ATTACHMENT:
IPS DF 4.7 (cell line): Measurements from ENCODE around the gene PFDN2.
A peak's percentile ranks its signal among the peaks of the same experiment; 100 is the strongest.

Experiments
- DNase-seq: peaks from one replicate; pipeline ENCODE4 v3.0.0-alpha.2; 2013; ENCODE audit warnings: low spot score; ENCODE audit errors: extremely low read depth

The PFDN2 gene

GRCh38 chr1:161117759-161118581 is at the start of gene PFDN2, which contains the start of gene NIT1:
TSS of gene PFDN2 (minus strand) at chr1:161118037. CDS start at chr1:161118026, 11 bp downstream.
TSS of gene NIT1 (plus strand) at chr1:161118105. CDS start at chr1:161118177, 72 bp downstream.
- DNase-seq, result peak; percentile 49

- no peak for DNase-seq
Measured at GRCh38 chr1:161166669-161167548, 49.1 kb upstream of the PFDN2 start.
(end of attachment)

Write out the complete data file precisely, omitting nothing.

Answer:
IPS DF 4.7 (cell line): Measurements from ENCODE around the gene PFDN2.
A peak's percentile ranks its signal among the peaks of the same experiment; 100 is the strongest.

Experiments
- DNase-seq: peaks from one replicate; pipeline ENCODE4 v3.0.0-alpha.2; 2013; ENCODE audit warnings: low spot score; ENCODE audit errors: extremely low read depth

The PFDN2 gene

GRCh38 chr1:161117759-161118581 is at the start of gene PFDN2, which contains the start of gene NIT1:
TSS of gene PFDN2 (minus strand) at chr1:161118037. CDS start at chr1:161118026, 11 bp downstream.
TSS of gene NIT1 (plus strand) at chr1:161118105. CDS start at chr1:161118177, 72 bp downstream.
- DNase-seq, result peak; percentile 49

- no peak for DNase-seq
Measured at GRCh38 chr1:161166669-161167548, 49.1 kb upstream of the PFDN2 start.